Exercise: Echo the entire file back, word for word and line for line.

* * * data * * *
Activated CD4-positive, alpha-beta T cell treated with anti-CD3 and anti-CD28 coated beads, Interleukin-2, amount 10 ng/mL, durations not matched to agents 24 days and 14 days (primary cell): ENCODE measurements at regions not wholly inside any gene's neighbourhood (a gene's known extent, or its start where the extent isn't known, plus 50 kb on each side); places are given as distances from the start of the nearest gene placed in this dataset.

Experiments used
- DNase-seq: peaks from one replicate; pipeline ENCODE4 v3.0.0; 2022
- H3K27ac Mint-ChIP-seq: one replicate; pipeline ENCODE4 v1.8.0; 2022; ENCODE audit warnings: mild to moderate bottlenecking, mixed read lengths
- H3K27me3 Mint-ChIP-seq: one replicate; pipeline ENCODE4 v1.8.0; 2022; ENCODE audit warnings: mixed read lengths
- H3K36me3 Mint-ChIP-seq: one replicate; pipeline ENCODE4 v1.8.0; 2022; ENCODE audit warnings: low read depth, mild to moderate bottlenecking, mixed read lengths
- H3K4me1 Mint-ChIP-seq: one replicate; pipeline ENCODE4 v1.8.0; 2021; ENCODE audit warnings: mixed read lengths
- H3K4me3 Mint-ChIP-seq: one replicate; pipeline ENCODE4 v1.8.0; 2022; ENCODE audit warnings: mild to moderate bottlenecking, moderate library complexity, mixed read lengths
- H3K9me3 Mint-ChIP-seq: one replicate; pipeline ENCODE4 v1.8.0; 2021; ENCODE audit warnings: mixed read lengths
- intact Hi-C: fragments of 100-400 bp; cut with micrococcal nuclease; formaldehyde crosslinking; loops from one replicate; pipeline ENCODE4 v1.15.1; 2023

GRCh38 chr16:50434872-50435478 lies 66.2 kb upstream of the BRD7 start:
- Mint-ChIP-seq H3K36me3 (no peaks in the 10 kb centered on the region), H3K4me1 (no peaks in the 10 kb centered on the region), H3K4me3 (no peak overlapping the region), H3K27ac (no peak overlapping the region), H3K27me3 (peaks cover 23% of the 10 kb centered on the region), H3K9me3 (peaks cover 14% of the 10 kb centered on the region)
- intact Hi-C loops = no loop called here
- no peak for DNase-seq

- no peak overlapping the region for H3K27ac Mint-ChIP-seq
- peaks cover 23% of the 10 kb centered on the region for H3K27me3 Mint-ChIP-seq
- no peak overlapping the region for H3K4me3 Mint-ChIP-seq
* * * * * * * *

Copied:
Activated CD4-positive, alpha-beta T cell treated with anti-CD3 and anti-CD28 coated beads, Interleukin-2, amount 10 ng/mL, durations not matched to agents 24 days and 14 days (primary cell): ENCODE measurements at regions not wholly inside any gene's neighbourhood (a gene's known extent, or its start where the extent isn't known, plus 50 kb on each side); places are given as distances from the start of the nearest gene placed in this dataset.

Experiments used
- DNase-seq: peaks from one replicate; pipeline ENCODE4 v3.0.0; 2022
- H3K27ac Mint-ChIP-seq: one replicate; pipeline ENCODE4 v1.8.0; 2022; ENCODE audit warnings: mild to moderate bottlenecking, mixed read lengths
- H3K27me3 Mint-ChIP-seq: one replicate; pipeline ENCODE4 v1.8.0; 2022; ENCODE audit warnings: mixed read lengths
- H3K36me3 Mint-ChIP-seq: one replicate; pipeline ENCODE4 v1.8.0; 2022; ENCODE audit warnings: low read depth, mild to moderate bottlenecking, mixed read lengths
- H3K4me1 Mint-ChIP-seq: one replicate; pipeline ENCODE4 v1.8.0; 2021; ENCODE audit warnings: mixed read lengths
- H3K4me3 Mint-ChIP-seq: one replicate; pipeline ENCODE4 v1.8.0; 2022; ENCODE audit warnings: mild to moderate bottlenecking, moderate library complexity, mixed read lengths
- H3K9me3 Mint-ChIP-seq: one replicate; pipeline ENCODE4 v1.8.0; 2021; ENCODE audit warnings: mixed read lengths
- intact Hi-C: fragments of 100-400 bp; cut with micrococcal nuclease; formaldehyde crosslinking; loops from one replicate; pipeline ENCODE4 v1.15.1; 2023

GRCh38 chr16:50434872-50435478 lies 66.2 kb upstream of the BRD7 start:
- Mint-ChIP-seq H3K36me3 (no peaks in the 10 kb centered on the region), H3K4me1 (no peaks in the 10 kb centered on the region), H3K4me3 (no peak overlapping the region), H3K27ac (no peak overlapping the region), H3K27me3 (peaks cover 23% of the 10 kb centered on the region), H3K9me3 (peaks cover 14% of the 10 kb centered on the region)
- intact Hi-C loops = no loop called here
- no peak for DNase-seq

- no peak overlapping the region for H3K27ac Mint-ChIP-seq
- peaks cover 23% of the 10 kb centered on the region for H3K27me3 Mint-ChIP-seq
- no peak overlapping the region for H3K4me3 Mint-ChIP-seq